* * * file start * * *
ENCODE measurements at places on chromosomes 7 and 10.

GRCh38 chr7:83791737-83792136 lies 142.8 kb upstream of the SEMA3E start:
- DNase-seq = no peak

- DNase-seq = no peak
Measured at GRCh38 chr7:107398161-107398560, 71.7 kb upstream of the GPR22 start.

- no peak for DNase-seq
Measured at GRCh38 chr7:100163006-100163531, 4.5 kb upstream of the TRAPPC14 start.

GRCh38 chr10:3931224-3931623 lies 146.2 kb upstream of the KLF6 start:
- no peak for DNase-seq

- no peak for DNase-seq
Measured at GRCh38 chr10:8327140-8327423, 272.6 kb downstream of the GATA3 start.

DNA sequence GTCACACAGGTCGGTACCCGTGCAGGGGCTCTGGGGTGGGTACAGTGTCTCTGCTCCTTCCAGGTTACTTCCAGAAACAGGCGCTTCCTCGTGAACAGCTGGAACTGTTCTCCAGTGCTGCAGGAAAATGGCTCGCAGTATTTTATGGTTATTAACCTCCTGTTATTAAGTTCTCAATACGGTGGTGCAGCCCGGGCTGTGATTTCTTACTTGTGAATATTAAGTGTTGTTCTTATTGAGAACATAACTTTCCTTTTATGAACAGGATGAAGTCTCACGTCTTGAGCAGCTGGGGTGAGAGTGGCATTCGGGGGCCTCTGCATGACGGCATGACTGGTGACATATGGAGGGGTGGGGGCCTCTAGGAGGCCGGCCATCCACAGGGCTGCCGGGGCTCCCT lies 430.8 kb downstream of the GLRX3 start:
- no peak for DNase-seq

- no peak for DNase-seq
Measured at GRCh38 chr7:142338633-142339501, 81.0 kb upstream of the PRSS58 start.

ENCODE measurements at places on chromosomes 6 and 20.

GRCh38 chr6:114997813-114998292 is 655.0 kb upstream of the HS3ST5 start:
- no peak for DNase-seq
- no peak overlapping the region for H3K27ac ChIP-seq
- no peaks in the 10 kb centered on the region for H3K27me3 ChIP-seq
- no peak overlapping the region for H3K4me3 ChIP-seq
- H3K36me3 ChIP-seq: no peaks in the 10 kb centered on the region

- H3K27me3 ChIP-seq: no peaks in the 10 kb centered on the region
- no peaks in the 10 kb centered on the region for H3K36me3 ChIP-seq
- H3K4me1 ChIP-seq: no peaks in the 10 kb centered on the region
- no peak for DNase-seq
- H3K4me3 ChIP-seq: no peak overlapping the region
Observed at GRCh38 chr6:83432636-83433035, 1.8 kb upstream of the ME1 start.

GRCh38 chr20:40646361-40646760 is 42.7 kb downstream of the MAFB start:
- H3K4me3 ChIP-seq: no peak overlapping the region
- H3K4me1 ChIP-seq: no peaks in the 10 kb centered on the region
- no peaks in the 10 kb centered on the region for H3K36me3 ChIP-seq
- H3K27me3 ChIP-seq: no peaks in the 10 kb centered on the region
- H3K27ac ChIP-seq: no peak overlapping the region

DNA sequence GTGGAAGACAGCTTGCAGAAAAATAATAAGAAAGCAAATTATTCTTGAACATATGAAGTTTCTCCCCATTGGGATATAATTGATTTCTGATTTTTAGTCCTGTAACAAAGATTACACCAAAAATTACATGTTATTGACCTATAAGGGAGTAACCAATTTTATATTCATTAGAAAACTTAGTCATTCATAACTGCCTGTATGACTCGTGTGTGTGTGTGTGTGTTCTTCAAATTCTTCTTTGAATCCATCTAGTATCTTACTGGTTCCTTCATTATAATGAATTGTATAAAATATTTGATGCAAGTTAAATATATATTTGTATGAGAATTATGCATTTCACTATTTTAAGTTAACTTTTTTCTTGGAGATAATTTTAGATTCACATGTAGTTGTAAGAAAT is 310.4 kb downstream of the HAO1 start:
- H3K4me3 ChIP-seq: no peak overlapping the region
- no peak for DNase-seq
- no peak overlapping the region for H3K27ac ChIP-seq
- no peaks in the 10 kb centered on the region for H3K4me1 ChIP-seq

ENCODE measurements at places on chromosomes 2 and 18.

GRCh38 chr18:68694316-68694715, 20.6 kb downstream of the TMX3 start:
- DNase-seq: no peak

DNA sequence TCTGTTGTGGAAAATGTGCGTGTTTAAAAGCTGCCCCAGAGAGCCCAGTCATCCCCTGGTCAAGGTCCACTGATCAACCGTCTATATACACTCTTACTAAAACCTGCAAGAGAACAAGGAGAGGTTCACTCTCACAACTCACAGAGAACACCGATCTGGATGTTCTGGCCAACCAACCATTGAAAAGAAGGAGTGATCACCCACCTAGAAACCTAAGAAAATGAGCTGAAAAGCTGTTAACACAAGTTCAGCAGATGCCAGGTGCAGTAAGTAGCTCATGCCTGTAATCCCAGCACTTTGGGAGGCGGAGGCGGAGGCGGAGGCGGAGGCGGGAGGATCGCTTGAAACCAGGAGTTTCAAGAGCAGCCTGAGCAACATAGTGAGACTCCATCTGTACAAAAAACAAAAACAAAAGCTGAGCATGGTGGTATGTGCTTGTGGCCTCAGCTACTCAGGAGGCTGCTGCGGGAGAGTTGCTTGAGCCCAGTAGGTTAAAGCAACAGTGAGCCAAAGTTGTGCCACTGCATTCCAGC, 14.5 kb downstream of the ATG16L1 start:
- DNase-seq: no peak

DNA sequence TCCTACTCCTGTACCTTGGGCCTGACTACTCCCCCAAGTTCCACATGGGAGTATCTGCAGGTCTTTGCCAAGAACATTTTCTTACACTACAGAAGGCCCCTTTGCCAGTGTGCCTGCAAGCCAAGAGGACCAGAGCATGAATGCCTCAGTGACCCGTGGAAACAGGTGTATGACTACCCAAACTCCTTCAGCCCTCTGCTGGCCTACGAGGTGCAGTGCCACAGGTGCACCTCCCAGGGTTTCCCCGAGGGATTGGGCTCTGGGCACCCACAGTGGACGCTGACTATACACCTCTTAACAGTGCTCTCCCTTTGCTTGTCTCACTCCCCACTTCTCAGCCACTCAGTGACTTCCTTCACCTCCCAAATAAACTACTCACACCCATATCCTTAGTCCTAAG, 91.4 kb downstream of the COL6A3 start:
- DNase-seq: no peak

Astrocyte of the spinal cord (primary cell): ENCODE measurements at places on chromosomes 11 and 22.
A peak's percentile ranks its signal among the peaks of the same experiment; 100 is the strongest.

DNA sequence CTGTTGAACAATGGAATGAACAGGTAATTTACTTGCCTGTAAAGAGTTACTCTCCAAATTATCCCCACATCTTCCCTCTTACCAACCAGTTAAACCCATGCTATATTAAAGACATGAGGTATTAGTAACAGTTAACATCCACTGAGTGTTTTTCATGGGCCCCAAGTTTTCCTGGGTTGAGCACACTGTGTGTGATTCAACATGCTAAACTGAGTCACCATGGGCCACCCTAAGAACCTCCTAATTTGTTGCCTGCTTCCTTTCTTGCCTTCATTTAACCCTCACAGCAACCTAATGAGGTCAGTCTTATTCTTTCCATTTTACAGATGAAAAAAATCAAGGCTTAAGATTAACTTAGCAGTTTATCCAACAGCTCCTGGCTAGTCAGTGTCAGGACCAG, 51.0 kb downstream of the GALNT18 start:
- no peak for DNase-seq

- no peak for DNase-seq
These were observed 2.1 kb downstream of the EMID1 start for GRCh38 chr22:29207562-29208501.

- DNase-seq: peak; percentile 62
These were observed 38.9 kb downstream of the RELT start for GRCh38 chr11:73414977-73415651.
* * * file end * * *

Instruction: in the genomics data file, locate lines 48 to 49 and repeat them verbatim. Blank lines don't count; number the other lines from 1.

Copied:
A peak's percentile ranks its signal among the peaks of the same experiment; 100 is the strongest.

DNA sequence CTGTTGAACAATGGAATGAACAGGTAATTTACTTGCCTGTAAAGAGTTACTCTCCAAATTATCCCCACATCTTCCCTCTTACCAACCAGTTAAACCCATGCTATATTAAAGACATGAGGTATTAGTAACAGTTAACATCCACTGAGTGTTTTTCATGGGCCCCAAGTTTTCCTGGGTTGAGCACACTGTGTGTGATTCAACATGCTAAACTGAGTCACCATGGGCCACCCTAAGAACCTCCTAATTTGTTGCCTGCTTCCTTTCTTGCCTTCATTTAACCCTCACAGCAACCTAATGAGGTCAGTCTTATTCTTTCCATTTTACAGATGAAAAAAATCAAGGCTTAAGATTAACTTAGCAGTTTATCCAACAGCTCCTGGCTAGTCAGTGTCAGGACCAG, 51.0 kb downstream of the GALNT18 start: